India. The largest democracy in the world. The second most populous nation. As of 2003, 42% of the population is strict vegetarian (no eggs) and much of the remaining are simply less strict (FAO). Though much has changed in seven years, including the prevalence of meat, dairy, and eggs in the diet of wealthier households, the country's undernourished population is still moderately high.
That said, there are a lot of exciting and innovative agricultural projects taking place across the country. One of the organizations that does incredible work on agriculture in developing countries, the Worldwatch Institute, recently documented two encouraging stories in rural areas of India.
The first touches upon an issue on which I mused for Blog Action Day: water. Agriculture largely depends on this resource, and frankly, if we don't start using the water available to us wisely, we will (and already have) start feeling the repercussions in the form of conflicts and famines. India, with many drought-prone regions, is trying to be proactive about this problem and is implementing a more-integrated watershed management strategy - using water-conserving technologies and appropriate agricultural practices.
Nearer and dearer to my heart is the topic of the second post on the blog. It discusses the failings of rice harvests on land cultivated via slash-and-burn methods in northeast India. As with this agricultural method in many tropical regions, in India jhum (the local name) worked well on a small scale with few people. But it requires extensive land in order for the nutrient-poor tropical soils to replenish over decades...and India is not sparsely populated! So, the International Fund for Agricultural Development (IFAD) is providing assistance to these farmers to shift to methods that are more sustainable in the long-term.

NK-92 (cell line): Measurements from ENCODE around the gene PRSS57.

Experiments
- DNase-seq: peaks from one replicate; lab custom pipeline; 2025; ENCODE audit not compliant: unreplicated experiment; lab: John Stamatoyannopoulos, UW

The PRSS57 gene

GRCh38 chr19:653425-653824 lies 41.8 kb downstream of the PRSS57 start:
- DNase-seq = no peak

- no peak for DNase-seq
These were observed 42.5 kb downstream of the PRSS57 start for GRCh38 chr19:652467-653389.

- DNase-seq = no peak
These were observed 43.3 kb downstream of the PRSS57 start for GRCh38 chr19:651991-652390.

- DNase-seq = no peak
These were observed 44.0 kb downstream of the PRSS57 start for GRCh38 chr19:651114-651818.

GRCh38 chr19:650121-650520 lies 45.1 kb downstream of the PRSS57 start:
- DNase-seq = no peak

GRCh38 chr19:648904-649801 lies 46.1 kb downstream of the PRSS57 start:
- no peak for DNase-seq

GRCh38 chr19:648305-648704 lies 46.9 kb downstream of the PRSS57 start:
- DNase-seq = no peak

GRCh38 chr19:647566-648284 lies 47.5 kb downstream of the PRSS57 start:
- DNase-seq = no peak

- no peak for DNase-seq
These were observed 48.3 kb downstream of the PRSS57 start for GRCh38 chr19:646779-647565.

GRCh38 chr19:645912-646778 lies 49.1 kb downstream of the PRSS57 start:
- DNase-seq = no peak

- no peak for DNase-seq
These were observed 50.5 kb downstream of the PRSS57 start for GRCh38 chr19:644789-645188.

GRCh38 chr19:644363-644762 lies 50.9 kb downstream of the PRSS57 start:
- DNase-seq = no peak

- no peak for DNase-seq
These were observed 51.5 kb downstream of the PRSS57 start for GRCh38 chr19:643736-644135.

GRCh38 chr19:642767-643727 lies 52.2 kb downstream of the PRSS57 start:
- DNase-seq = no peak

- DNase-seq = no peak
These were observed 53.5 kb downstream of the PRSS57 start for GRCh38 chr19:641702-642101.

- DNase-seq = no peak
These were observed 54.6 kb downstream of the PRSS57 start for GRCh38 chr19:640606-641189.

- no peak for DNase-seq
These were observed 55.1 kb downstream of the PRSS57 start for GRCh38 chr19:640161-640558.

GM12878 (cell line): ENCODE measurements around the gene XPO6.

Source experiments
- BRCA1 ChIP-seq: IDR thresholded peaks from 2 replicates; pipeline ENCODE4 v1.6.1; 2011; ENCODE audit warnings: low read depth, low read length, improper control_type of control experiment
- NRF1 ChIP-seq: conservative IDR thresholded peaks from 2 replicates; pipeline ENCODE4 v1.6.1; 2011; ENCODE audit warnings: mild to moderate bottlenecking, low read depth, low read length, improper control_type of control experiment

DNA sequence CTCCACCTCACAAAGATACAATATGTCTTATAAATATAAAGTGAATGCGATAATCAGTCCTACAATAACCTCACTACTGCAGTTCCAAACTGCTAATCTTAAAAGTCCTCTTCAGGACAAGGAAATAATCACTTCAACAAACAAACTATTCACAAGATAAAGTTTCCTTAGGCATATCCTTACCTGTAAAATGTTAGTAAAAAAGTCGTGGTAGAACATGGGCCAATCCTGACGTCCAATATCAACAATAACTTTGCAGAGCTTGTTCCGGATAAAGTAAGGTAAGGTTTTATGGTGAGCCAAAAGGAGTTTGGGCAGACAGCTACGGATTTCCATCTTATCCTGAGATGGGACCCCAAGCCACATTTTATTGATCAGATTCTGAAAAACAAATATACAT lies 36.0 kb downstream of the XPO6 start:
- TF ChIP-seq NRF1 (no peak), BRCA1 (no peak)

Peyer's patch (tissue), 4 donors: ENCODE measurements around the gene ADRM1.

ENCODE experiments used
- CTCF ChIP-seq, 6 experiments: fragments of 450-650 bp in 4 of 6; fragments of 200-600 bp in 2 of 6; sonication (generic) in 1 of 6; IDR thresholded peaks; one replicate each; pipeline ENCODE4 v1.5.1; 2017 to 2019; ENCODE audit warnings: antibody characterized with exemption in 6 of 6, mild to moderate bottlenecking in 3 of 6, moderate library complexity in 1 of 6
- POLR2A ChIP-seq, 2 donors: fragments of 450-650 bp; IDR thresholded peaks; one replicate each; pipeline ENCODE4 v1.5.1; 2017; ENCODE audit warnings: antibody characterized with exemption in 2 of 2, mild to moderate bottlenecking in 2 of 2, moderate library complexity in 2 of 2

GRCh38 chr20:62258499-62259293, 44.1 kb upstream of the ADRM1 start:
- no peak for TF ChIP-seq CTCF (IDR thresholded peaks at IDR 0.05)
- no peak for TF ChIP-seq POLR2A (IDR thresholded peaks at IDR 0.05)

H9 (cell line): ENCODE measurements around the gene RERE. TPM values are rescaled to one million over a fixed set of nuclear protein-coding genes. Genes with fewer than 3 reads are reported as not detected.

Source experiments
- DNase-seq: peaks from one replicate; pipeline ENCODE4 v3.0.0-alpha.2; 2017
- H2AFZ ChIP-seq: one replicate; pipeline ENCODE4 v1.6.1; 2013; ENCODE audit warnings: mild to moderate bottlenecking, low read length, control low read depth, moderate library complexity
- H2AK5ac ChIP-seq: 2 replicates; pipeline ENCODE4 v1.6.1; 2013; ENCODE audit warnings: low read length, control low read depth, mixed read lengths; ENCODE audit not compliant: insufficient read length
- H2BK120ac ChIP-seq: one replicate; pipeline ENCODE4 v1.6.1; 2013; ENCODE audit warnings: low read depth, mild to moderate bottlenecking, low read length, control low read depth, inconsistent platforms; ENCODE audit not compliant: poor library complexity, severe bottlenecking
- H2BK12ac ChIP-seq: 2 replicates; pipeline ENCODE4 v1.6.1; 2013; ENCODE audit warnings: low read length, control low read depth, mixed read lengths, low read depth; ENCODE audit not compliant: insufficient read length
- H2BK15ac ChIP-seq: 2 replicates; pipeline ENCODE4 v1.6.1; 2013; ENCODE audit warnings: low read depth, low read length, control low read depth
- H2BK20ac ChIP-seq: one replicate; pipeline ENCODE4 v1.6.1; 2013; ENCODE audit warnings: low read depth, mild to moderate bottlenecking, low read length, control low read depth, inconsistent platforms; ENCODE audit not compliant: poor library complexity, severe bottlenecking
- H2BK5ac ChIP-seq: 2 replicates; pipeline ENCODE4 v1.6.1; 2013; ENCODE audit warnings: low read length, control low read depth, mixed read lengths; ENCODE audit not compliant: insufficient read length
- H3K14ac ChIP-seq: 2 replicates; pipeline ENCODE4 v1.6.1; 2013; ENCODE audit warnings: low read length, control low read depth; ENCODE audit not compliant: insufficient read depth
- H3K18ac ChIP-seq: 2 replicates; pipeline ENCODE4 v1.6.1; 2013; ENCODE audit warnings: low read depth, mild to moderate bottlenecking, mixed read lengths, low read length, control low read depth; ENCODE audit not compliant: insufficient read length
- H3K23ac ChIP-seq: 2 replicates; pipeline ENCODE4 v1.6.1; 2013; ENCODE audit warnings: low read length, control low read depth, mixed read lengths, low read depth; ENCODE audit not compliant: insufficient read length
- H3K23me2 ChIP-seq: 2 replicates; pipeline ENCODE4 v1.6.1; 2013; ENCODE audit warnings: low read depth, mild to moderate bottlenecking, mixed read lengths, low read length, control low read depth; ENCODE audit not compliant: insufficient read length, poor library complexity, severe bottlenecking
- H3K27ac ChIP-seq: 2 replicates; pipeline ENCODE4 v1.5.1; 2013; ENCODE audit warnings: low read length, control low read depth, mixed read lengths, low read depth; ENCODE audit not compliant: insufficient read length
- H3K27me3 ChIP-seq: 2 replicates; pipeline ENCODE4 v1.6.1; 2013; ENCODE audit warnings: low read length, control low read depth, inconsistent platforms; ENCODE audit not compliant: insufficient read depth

So I hope I have left you a little more enlightened, and hungry for me. Hungry you say? Well, in light of my choice of topic today, I concocted a lazy-girl's version of baigan bartha (sadly, not for tonight's dinner, as I was out collecting material for a post next week). This dish takes about 30 minutes from start to finish and requires one pan and no separate roasting of the eggplant!
Cheater's Baigan Bartha (eggplant curry)
1 medium eggplant (Asian is preferred)
1/4 large onion
1 cup chopped tomatoes in juice (used my jarred tomatoes!)
1 tsp salt
1/2 tsp curry powder
1/2 tsp mustard seeds
Pinch cayenne (optional)
2 tsp vegetable oil
1. Chop eggplant into 1/4 inch cubes. Salt and let stand.
2. Heat oil in frying pan over medium-high heat. Add mustard seeds and wait until they start to "pop." Add roughly chopped onions.
3. Cook onions until they start to get translucent. Add eggplant. Cook until starting to get soft (you may have to add some water occasionally).
4. When it starts to soften, add tomatoes and spices. Cook covered until eggplant is really soft.
5. Serve warm over rice...or with that tasty sweet potato naan. mmm.
Here is a more traditional baigan bartha recipe, if you are more into that kind of thing.
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